After investments, pay attention to your paper work also

After investments, pay attention to your paper work also
 
Several investors associate financial planning only with asset allocation and investment management. They completely exclude procedural and service aspects. Many believe that as long as they have chosen the right products with the help of their advisers, they will do well.
However, they forget that attention must be paid to paperwork and procedure as well to ensure that the investments are secure, cared for and, more importantly, easy to track and record. Very few investors maintain their own records because, typically, they deal with multiple advisers and, hence, their holdings remain scattered. Let us consider five key procedural elements that can impact an investor’s risk and return significantly.
First, most investors don’t like to read bulky documents that they are offered at the time of investing. The same is true for application forms, legal documents of engagement or forms for opening accounts. They simply sign the documents as instructed.
While these may have a lot of legal and standard terms that cannot be comprehended by investors, signing a blank document is risky. Several people also think that filling up the form is the adviser’s job. However, one should insist on seeing the filled document before signing it. Ensure that key details, such as your name, address and PAN, are written and correctly and legible.
Note that spaces for joint holders are correctly filled, or if not used, struck off. Signing incomplete documents is a high operational risk and must be avoided at all costs.
Second, many investors do not pay attention to the mode of operation in an application form. If this is not mentioned in a joint application for bank accounts, demat account, shares, bonds or mutual funds the account will be marked as ‘joint’ by default and every transaction will need the signatures of all holders.
You must make sure this is indeed the intention. If an account is to be operated on ‘either or survivor’ basis, it is important to ensure that the joint holder details are filled up and the first holder’s address is correctly provided so that the transactions are notified to the first holder. If multiple accounts across investments are held in various combinations, it makes monitoring the investments cumbersome, apart from creating tax issues.
While joint holding by husband and wife is common and useful, make sure that the funding is from the first holder’s taxable income. Also ascertain that joint loans include documentation which indicates how the responsibility has been divided between the joint holders.
Third, multiple, fragmented holdings across various bank accounts, mutual fund folios, demat accounts and trading accounts make it difficult to have a consolidated view of your investments’ performance. Accounts and folios that are inactive are also prone to fraudulent transactions.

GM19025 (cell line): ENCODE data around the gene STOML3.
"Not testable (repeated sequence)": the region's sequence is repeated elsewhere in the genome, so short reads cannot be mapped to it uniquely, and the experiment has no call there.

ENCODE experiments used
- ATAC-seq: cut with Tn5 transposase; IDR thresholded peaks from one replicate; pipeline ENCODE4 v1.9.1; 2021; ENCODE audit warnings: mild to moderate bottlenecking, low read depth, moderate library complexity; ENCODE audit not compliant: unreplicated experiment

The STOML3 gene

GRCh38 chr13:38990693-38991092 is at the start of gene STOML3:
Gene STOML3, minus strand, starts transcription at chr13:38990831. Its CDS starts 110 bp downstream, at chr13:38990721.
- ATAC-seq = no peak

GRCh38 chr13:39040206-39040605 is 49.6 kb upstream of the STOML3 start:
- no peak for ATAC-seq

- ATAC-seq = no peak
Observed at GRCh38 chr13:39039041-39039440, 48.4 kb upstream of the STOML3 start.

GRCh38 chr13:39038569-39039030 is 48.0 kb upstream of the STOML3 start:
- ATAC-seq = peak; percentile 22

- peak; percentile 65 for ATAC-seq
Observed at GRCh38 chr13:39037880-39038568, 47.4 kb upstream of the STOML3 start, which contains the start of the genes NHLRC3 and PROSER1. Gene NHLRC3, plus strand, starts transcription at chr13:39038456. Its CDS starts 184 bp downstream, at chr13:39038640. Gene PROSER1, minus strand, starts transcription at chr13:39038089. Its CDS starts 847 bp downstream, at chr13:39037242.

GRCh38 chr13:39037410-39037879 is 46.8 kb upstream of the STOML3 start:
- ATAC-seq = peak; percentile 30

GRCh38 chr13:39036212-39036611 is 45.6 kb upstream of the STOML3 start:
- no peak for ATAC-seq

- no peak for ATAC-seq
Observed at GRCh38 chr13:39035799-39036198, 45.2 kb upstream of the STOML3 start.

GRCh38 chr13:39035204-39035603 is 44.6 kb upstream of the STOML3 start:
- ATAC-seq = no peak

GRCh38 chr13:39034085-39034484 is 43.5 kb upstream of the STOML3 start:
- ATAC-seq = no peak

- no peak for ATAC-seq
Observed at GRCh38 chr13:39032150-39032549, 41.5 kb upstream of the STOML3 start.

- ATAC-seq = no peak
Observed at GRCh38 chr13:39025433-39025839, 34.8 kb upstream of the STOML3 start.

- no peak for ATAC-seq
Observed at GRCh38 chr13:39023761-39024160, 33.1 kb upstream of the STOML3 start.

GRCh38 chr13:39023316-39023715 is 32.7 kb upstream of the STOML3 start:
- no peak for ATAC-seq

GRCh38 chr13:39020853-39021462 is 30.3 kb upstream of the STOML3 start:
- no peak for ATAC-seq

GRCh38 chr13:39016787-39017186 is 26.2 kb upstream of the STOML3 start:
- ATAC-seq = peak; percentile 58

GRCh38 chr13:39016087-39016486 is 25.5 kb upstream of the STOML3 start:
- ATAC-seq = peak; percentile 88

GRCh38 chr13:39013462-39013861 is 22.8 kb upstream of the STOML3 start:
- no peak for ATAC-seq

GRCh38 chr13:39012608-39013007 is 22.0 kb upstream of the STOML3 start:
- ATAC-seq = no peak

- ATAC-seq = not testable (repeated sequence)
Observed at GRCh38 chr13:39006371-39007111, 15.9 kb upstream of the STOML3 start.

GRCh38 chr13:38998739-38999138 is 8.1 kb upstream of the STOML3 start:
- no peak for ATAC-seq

You should close inoperative accounts, merge multiple folios and take the help of your adviser to consolidate your holdings. This will make it easier to see how the performance of a single investment is impacting the entire portfolio. Your joy of a 200% return on one of your picks will be short lived if you see that it is a mere 2% of your overall portfolio.
Fourth, confirm that the details of the people you have included as beneficiaries in your investments are updated. For instance, investments made before your marriage may not include your spouse as a beneficiary; the ones made in the names of your minor children will become inoperative when they turn 18; investments and loans made or taken jointly will need modification after a divorce; nominations in favour of a person who expires would become invalid. Modify these details in your holdings as and when required so that there is no panic when the account has to be accessed.
Fifth, remember to plan for the worst when it comes to your wealth. Ensure you have completed the nomination formalities and have ascertained that nothing is held in a single name with no nomination. Make sure you have records of loans taken against your investment and have insured liabilities such as home loans.
Make it easy for your immediate family members to realise the value of your investments, if they need these for an emergency like your being incapacitated, or access your wealth when you are no more. Guarantee that investments are listed and recorded, and that locker keys, passwords and PINs are accessible in an emergency. Making a will is a much recommended practice.

Take your advisers’ help to complete time-consuming paperwork. A smart adviser understands that helping you consolidate your records could be an opportunity to manage a larger chunk of your wealth. He also knows that adding value where you need it most might help him win your trust. If you want your investment decisions to work, ensure that your paperwork is in order.Soruce ET